Gavin Wood: Ok, I think you have to follow me all the time to really know who I am. But I am actually very ordinary in my life. I like my job and like to have some social activities. I like food and I like to have some beer with my friends occasionally. Like snowboarding, like running, but also like swimming and playing tennis. Of course, I also like to travel. I am very happy to come to Shanghai and walk around to see what life is like in Shanghai. To add, I also like board games.
Babbitt: You are a very experienced programmer, so what do you think the code means for you? Is it a job, a hobby, or does it have some special meaning?
Gavin Wood: Code is a passion, an art form. The era of digital technology we are now in is similar to the Enlightenment era in Europe (actually referring to the Renaissance), when Leonardo Da Vinci discovered or rediscovered many things, such as design and philosophy. We are fortunate to some extent and able to make breakthroughs in our daily work. We can feel that our work is innovative in some sense. We are building new things and we are discovering new things. Every day we create new, amazing and elegant solutions for unresolved issues . I would say that in a sense we are a group of very fortunate and highly skilled craftsmen . Yes, we live in a lucky age.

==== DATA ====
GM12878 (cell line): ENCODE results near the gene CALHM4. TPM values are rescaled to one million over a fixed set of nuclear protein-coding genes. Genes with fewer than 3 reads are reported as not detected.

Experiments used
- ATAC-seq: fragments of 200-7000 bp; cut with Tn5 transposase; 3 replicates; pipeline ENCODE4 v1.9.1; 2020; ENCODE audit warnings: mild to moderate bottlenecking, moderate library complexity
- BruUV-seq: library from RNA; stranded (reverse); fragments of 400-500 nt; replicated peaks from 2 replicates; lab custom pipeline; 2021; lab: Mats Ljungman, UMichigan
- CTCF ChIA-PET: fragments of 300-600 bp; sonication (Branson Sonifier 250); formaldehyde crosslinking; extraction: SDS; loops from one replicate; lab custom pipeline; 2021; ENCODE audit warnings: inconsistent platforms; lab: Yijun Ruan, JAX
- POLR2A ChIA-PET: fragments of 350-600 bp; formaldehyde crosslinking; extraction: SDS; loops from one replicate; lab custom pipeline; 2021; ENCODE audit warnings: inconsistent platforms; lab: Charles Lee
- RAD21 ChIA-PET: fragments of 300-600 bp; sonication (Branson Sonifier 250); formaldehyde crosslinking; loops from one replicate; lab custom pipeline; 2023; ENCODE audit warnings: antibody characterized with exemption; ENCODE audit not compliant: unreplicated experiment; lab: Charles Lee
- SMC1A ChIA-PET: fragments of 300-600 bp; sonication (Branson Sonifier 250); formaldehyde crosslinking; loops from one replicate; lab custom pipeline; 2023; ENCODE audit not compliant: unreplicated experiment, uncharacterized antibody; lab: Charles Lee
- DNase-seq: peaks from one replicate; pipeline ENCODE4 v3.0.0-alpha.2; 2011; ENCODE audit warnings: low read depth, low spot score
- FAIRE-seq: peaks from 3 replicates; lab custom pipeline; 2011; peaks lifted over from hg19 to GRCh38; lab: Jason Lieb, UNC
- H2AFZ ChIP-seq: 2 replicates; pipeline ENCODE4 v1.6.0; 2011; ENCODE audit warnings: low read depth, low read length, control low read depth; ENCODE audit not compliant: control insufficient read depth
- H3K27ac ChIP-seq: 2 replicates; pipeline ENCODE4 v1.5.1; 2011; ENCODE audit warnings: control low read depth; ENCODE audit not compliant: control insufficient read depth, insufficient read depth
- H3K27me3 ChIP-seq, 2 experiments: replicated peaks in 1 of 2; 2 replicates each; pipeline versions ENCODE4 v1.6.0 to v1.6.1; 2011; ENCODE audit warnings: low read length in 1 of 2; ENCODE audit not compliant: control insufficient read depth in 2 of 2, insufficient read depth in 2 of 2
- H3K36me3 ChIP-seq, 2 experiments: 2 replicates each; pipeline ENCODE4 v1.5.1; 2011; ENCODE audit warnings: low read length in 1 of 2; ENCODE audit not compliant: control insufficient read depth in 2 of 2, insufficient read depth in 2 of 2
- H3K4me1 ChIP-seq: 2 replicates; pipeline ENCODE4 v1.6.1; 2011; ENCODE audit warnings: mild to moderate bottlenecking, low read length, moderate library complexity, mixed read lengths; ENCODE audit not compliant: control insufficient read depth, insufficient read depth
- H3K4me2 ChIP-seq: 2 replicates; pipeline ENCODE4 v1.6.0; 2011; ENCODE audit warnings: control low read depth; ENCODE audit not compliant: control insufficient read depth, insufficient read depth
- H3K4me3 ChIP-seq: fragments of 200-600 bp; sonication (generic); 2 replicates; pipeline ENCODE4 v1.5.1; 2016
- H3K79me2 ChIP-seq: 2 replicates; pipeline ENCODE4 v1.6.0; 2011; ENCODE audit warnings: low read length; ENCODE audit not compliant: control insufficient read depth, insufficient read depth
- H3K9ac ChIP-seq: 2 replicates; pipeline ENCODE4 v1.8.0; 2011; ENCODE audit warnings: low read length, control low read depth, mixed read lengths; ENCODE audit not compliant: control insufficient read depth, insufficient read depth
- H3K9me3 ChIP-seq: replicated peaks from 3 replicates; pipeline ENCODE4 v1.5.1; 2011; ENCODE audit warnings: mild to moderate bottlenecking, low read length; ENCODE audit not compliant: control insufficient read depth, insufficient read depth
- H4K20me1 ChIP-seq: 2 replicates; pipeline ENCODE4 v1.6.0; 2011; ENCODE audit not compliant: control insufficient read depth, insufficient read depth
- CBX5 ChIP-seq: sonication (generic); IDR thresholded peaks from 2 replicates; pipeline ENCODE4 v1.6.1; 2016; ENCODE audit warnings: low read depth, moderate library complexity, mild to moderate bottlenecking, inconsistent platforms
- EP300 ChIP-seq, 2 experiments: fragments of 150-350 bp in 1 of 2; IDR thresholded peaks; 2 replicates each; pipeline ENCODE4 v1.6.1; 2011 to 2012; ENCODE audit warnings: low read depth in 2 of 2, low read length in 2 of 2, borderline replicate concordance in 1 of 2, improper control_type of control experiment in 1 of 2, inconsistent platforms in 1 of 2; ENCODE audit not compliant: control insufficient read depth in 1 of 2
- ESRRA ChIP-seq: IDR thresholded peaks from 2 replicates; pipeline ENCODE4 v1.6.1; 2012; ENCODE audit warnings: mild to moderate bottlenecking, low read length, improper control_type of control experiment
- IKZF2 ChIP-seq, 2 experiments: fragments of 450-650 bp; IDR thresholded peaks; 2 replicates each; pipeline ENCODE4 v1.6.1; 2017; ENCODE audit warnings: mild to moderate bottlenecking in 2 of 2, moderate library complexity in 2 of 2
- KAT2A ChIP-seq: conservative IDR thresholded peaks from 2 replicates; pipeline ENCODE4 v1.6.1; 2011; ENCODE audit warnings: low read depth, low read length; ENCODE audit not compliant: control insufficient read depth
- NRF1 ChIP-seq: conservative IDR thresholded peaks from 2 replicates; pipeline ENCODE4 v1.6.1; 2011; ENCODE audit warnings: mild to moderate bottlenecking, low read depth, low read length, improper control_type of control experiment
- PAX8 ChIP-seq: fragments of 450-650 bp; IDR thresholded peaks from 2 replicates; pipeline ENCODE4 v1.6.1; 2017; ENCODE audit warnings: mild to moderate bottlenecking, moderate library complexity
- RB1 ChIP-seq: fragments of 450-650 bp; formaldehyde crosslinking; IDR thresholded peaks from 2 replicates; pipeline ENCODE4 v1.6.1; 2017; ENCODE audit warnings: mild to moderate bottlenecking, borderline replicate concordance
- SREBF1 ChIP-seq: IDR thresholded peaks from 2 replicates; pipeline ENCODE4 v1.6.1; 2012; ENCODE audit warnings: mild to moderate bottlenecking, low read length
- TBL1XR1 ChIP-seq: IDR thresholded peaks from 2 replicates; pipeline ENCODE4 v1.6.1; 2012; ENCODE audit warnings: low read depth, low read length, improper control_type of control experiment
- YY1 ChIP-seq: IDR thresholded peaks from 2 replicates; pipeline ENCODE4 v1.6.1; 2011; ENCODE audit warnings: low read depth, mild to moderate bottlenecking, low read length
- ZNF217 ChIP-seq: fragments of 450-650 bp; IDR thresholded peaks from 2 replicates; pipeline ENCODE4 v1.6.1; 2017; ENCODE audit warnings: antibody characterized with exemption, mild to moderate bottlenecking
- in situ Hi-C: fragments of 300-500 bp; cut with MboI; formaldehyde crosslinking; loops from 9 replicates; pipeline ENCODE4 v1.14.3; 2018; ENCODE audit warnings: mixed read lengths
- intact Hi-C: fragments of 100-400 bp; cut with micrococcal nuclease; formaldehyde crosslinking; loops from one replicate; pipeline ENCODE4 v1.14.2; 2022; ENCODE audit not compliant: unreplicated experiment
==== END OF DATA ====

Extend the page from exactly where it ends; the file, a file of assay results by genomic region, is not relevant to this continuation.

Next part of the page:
Babbitt: In your daily work, are you still responsible for writing code? Or is it more publicity, management and more?
Gavin Wood: Yes, I will continue to write code. If you are interested in learning what I am coding, you can check out my profile and get the relevant links. But I tend to focus on the runtime content of the client code. I need to focus on governance, Treasury, staking modules, balance modules, and several other utility code. However, I tend not to participate in the consensus part, it is very complicated, I am happy to let other team members, especially Robert, handle that part.
I will also be responsible for the overall situation of the project. I will ask a question and at least submit the big question to the issue tracker. I am responsible for ensuring that releases are made on time and that the people entering the project are working on the tasks that need to be done first. However, I am still very active in writing code on the front line.
Babbitt: Polkadot is a cross-chain project that connects different blockchain projects. Why did you decide to create such a project? What is the vision of Polkadot?
Gavin Wood: I created this project to try to further contribute to the technology in the blockchain field. For me, my project has always been for technology, and the market is second. My project is to promote the further development of technology, or progress.